In the background of the Caucasus tragedy lie two crucial issues. One is control over natural gas and oil pipelines from Azerbaijan to the West. Georgia was chosen by Bill Clinton to bypass Russia and Iran, also heavily militarized for the purpose. Hence Georgia is “a very major and strategic asset to us,” Zbigniew Brzezinski observes.
It is noteworthy that analysts are becoming less reticent in explaining real US motives in the region as pretexts of dire threats and liberation fade and it becomes more difficult to deflect Iraqi demands for withdrawal of the occupying army. Thus the editors of The Washington Post admonished Barack Obama for regarding Afghanistan as “the central front” for the United States, reminding him that Iraq “lies at the geopolitical centre of the Middle East and contains some of the world’s largest oil reserves,” and Afghanistan’s “strategic importance pales beside that of Iraq.” A welcome, if belated, recognition of reality about the US invasion.
The second divisive issue in the Caucasus is expansion of Nato to the East. As the Soviet Union collapsed, Mikhail Gorbachev made a concession that was astonishing in the light of recent history and strategic realities: He agreed to allow a united Germany to join a hostile military alliance.Gorbachev agreed to the concession on the basis of “assurances that Nato would not extend its jurisdiction to the east, ‘not one inch’ in (Secretary of State) Jim Baker’s exact words,” according to Jack Matlock, the US ambassador to Russia in the crucial years 1987 to 1991.
Clinton quickly reneged on that commitment, also dismissing Gorbachev’s effort to end the Cold War with cooperation among partners. And Nato rejected a Russian proposal for a nuclear-weapons-free-zone from the Arctic to the Black Sea, which would have “interfered with plans to extend NATO,” strategic analyst and former Nato planner Michael McGwire observes.
Gorbachev’s hopes were abandoned in favour of US triumphalism. Clinton’s steps were sharply escalated by Bush’s aggressive posture and actions. Matlock writes that Russia might have tolerated incorporation of former Russian satellites into Nato if the United States “had not bombed Serbia and continued expanding. But, in the final analysis, ABM missiles in Poland, and the drive for Georgia and Ukraine in Nato crossed absolute red lines. The insistence on recognizing Kosovo independence was sort of the very last straw. Putin had learned that concessions to the US were not reciprocated, but used to promote US dominance in the world. Once he had the strength to resist, he did so,” in Georgia.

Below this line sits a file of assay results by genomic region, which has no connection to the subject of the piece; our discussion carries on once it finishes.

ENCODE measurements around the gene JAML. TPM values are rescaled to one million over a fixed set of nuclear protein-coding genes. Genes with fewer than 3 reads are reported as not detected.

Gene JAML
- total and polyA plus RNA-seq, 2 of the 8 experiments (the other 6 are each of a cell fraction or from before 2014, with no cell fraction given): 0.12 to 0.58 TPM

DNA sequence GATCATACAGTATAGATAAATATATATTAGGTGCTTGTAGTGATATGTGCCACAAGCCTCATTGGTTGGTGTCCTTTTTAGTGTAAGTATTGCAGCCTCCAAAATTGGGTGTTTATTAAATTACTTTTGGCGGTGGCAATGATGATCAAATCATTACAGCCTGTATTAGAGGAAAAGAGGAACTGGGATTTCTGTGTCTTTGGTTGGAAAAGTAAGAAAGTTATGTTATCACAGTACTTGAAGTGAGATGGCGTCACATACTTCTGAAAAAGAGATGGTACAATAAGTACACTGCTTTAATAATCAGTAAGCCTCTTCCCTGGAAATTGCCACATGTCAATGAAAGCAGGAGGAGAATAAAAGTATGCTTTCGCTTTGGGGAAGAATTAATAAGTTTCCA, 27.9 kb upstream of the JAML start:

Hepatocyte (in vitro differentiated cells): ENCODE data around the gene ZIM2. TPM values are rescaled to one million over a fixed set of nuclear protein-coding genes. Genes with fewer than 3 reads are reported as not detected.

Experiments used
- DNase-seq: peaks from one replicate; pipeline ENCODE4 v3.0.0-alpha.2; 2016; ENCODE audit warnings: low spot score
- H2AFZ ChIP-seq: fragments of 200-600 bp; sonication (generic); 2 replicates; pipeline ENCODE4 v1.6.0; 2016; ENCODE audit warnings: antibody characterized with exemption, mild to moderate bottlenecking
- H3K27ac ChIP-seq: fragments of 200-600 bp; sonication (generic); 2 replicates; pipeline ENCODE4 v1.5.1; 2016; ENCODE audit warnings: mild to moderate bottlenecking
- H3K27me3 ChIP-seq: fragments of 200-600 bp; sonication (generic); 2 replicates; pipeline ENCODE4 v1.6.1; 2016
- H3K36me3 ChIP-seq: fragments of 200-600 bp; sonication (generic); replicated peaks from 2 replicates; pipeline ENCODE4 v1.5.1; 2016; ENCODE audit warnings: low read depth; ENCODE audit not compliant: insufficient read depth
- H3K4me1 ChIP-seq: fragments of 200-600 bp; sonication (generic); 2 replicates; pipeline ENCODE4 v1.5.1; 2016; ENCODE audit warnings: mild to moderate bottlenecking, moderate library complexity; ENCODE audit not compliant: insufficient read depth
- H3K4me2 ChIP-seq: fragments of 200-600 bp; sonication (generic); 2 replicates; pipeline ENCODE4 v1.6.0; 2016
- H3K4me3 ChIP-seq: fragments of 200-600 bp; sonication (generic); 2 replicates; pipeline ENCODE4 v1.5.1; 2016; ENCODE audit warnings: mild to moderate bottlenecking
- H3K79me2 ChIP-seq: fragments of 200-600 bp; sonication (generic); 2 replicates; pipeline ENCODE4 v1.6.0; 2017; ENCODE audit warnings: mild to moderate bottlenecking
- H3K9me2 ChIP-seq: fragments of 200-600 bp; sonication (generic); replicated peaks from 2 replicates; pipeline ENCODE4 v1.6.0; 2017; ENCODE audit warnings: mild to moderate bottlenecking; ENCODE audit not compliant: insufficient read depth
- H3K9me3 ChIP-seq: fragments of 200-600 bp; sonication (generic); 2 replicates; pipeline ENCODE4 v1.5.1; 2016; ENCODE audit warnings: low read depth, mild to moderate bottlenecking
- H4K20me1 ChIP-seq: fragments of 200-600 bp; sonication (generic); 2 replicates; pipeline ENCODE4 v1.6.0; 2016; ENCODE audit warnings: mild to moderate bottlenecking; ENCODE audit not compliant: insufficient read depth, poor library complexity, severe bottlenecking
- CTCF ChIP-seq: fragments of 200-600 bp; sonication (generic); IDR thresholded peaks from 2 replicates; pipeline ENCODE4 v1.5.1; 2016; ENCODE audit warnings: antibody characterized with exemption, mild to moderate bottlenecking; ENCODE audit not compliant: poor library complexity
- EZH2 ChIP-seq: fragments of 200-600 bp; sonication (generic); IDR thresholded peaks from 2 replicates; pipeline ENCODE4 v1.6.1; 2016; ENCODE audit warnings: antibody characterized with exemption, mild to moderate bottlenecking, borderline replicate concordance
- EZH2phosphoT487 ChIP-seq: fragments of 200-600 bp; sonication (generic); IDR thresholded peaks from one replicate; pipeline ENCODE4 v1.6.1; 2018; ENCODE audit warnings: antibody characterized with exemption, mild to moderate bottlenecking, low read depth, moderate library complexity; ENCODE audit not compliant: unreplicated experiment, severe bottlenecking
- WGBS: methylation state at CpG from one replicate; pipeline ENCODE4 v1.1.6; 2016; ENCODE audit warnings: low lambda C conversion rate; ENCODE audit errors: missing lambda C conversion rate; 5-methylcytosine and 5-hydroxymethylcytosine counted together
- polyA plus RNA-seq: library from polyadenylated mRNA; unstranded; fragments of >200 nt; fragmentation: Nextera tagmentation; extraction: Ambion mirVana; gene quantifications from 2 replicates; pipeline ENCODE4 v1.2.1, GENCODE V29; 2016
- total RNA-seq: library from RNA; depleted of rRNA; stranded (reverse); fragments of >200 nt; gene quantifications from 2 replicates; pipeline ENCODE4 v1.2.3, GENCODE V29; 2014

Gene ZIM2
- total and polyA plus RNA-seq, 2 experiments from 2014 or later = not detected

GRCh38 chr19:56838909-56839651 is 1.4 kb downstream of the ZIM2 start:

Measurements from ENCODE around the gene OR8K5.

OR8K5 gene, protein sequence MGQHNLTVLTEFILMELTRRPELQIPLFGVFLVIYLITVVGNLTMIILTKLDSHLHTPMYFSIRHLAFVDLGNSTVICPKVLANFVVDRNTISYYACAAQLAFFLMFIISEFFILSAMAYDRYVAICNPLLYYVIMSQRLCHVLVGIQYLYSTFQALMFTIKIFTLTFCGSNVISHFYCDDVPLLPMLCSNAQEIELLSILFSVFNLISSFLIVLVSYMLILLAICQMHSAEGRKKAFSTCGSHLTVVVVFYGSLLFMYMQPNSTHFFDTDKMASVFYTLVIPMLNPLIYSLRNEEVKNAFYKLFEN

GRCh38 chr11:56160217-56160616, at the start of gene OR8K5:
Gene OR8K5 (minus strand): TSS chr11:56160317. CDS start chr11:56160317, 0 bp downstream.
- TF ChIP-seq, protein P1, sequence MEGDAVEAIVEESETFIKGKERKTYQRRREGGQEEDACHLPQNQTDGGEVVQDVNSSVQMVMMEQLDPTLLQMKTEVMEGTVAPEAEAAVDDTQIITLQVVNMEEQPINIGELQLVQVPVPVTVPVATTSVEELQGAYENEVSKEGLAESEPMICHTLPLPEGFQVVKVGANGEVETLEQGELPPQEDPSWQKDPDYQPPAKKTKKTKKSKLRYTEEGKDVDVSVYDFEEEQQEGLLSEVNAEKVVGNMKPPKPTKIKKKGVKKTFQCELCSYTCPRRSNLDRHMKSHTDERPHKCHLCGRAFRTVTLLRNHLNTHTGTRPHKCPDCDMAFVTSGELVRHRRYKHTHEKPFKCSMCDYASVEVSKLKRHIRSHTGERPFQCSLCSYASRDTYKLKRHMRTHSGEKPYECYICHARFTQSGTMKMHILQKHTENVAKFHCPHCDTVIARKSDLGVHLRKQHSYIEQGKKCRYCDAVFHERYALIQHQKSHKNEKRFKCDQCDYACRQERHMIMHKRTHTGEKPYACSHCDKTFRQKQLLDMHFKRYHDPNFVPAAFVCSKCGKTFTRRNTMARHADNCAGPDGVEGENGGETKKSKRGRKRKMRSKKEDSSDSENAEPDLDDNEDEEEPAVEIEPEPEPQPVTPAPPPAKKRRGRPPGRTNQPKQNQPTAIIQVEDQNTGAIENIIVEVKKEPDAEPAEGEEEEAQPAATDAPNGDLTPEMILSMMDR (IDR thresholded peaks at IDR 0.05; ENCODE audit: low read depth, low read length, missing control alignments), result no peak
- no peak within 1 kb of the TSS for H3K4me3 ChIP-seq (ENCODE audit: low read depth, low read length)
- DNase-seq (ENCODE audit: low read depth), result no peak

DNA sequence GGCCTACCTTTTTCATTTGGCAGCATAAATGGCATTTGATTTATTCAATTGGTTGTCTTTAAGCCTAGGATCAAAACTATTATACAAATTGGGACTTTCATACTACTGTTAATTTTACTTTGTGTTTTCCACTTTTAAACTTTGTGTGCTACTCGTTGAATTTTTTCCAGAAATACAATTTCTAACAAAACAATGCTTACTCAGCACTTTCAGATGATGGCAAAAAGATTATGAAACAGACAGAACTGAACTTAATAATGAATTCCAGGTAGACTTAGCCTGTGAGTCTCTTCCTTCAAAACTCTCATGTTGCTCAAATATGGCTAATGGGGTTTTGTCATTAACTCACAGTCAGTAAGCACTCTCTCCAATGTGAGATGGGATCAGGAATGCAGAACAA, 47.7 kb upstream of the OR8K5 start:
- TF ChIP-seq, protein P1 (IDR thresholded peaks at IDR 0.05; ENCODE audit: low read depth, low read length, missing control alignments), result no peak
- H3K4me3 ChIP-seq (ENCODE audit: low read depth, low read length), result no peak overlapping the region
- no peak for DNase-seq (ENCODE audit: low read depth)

There is much talk about a “new cold war” instigated by brutal Russian behaviour in Georgia. One cannot fail to be alarmed by new US naval contingents in the Black Sea — the counterpart would hardly be tolerated in the Gulf of Mexico — and other signs of confrontation. Efforts to expand Nato to Ukraine, now contemplated, could become extremely hazardous. Vice President Cheney’s recent visits to Georgia and Ukraine are recklessly provocative.
Nonetheless, a new Cold War seems unlikely. To evaluate the prospect, we should begin by clarity about the old Cold War. Fevered rhetoric aside, in practice the Cold War was a tacit pact in which each of the contestants was largely free to resort to violence and subversion to control its own domains: for Russia, its Eastern neighbours; for the global superpower, most of the world. Human society need not endure — and might not survive — a resurrection of anything like that.A sensible alternative is the Gorbachev vision rejected by Clinton and undermined by Bush. Sane advice along these lines has recently been given by former Israeli Foreign Minister and historian Shlomo ben-Ami, writing in the Lebanese press:
“Russia must seek genuine strategic partnership with the US, and the latter must understand that, when excluded and despised, Russia can be a major global spoiler. Ignored and humiliated by the US since the Cold War ended, Russia needs integration into a new global order that respects its interests as a resurgent power, not an anti-Western strategy of confrontation.”
Noam Chomsky is a professor of linguistics at the Massachusetts Institute of Technology and the author, most recently, of Hegemony or Survival Americas Quest for Global Dominance.